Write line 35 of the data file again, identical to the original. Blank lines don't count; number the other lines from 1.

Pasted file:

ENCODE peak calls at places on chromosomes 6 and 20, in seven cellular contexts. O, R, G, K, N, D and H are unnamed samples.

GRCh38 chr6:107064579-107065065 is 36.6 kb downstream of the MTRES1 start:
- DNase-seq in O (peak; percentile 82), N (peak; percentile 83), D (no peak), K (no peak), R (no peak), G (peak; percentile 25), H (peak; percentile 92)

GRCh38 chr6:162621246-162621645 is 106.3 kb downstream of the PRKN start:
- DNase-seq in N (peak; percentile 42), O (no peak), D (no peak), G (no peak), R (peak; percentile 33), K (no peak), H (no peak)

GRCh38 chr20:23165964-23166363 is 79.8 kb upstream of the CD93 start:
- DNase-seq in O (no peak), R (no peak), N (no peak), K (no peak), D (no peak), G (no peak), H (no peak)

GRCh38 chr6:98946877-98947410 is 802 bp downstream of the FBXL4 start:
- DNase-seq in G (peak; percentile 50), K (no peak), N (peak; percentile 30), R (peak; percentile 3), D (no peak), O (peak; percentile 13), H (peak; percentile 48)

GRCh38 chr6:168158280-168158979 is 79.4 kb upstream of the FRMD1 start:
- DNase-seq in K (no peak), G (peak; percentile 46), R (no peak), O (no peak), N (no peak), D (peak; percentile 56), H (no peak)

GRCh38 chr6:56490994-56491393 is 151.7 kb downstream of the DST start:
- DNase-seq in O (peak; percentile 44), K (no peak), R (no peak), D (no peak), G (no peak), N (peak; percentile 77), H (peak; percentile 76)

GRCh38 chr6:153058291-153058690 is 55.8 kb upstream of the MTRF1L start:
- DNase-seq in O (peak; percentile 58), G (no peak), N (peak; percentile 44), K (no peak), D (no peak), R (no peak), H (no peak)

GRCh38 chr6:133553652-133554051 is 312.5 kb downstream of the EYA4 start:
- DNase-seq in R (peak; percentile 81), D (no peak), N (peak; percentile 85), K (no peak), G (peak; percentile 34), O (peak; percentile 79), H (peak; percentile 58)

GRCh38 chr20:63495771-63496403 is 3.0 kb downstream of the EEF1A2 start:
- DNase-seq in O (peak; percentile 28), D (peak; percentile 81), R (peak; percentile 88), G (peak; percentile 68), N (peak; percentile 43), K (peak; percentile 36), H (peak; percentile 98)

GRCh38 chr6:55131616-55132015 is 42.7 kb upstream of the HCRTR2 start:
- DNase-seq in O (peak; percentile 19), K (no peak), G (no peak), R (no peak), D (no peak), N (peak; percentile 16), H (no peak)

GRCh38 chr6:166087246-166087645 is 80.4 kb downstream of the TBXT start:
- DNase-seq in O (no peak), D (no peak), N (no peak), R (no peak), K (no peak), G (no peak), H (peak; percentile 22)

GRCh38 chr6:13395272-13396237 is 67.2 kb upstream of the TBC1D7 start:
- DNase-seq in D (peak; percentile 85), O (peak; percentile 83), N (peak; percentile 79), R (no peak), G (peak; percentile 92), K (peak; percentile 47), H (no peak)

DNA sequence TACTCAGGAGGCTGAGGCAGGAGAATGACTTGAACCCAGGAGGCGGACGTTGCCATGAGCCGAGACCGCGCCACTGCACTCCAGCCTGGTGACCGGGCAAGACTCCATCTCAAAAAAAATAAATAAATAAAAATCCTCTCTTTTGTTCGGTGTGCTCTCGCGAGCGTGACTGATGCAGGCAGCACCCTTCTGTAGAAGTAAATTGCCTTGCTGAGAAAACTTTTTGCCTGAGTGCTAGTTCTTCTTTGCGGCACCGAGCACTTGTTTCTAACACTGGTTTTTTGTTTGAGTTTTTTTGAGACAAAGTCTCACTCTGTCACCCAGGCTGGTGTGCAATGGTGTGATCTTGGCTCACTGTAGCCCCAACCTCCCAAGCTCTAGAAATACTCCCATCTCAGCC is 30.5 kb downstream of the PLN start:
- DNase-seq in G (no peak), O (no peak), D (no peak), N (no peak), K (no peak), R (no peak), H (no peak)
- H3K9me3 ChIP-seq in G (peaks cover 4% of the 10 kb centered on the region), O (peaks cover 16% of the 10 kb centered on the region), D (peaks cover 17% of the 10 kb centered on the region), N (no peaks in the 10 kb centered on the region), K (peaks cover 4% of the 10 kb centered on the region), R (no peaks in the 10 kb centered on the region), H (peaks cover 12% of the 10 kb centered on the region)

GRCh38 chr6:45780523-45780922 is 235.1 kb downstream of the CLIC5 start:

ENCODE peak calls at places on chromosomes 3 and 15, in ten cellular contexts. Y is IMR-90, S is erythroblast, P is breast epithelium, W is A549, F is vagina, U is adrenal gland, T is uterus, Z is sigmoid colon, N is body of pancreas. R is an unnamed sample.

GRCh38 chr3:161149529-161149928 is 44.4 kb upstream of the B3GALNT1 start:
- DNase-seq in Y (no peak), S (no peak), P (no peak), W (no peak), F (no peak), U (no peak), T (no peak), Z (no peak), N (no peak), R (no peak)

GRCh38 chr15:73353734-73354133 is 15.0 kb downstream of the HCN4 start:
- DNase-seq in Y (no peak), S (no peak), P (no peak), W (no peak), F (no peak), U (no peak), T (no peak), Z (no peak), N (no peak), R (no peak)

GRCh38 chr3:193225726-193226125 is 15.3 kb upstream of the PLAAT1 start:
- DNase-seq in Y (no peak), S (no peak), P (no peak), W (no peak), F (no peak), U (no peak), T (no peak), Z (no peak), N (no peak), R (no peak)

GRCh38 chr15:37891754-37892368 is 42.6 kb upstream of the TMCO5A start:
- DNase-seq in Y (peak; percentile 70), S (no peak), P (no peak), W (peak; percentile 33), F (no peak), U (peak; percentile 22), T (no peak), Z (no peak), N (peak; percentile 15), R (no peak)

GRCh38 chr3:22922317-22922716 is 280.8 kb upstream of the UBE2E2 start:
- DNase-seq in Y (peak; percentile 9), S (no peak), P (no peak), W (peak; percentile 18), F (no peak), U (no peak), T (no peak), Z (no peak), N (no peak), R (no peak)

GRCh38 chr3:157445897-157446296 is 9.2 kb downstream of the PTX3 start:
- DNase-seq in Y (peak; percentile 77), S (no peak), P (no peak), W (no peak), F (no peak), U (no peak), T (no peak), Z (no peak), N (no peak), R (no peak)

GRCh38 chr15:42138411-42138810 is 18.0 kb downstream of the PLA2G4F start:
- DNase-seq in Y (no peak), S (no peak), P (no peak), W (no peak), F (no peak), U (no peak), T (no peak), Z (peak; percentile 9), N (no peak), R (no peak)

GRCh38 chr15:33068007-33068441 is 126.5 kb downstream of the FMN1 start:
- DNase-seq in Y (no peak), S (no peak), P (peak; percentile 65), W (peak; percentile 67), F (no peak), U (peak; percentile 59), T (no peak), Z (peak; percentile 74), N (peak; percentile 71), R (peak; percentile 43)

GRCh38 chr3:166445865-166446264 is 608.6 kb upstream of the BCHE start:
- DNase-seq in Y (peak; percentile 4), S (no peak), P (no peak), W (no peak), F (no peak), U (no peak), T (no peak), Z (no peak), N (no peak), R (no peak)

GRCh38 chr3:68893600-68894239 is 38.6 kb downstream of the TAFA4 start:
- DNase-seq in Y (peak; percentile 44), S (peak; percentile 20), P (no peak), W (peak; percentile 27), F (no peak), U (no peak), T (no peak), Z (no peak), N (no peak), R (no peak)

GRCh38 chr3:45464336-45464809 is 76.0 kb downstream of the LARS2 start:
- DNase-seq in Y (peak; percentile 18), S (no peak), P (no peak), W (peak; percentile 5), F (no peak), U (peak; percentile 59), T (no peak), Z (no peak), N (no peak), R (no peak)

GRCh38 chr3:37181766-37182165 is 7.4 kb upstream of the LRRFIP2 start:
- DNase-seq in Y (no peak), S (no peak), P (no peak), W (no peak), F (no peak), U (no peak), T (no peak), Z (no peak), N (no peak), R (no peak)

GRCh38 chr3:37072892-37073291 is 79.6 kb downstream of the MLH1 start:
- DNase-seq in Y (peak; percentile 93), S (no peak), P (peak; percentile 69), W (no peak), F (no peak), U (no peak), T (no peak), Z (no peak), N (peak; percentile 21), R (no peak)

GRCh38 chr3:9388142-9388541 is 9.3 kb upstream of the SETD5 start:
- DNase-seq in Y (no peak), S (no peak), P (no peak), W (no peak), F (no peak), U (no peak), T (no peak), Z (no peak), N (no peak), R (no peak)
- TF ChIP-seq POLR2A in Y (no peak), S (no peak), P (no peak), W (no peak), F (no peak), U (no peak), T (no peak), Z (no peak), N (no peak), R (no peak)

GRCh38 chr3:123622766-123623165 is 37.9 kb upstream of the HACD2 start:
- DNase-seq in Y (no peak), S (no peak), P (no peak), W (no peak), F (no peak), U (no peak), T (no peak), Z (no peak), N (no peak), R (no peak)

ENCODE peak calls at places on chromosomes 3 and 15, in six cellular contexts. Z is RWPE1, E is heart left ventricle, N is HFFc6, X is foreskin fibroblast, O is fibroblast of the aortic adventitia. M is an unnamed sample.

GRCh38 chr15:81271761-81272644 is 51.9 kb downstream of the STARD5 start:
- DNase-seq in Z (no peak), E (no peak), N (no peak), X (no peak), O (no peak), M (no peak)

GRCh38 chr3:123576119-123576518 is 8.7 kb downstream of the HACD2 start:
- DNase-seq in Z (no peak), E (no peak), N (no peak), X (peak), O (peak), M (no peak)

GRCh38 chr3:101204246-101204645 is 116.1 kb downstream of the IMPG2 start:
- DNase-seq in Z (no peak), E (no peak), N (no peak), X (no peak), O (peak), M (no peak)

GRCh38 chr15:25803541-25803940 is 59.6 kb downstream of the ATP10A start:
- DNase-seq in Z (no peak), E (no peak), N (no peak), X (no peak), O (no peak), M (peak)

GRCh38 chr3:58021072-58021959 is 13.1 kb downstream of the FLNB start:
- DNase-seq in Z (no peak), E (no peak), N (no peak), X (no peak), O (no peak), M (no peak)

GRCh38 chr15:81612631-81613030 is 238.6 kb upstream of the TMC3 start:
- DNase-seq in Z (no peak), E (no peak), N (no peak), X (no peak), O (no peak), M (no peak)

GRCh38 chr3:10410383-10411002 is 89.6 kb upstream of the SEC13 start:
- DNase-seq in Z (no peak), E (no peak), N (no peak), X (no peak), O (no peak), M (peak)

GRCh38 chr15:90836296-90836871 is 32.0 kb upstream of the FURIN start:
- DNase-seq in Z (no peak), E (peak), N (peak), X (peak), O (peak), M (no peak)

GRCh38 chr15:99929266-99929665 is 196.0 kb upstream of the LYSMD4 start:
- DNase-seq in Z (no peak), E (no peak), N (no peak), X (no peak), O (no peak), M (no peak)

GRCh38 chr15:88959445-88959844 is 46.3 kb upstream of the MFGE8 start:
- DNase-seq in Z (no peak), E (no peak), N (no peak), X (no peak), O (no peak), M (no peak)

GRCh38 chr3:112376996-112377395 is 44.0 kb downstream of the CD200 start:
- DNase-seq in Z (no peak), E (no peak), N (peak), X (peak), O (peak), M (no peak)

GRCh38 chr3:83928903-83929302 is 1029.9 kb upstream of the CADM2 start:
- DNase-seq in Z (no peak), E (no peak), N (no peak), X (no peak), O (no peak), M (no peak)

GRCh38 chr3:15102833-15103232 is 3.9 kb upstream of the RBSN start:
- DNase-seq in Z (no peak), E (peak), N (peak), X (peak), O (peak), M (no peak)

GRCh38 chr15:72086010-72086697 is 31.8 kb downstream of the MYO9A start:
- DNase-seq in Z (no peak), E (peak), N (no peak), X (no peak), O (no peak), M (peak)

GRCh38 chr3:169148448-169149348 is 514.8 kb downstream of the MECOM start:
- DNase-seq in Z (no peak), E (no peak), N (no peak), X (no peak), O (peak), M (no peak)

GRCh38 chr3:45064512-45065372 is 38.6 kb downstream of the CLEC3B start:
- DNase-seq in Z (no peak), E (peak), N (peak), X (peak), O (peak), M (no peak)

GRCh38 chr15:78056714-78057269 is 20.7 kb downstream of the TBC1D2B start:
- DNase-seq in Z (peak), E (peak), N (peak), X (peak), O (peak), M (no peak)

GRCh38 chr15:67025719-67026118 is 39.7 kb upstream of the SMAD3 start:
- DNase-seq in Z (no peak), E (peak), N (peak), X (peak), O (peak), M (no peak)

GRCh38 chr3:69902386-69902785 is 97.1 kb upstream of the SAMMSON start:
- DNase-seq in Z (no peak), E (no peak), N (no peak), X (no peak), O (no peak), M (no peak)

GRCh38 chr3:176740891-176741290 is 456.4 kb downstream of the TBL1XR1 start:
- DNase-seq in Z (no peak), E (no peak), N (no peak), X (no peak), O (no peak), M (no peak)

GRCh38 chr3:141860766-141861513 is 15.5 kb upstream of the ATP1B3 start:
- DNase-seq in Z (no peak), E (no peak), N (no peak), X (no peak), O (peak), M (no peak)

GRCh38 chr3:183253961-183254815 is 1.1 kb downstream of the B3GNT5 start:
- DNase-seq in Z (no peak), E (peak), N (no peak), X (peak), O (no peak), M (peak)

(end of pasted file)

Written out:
GRCh38 chr3:193225726-193226125 is 15.3 kb upstream of the PLAAT1 start: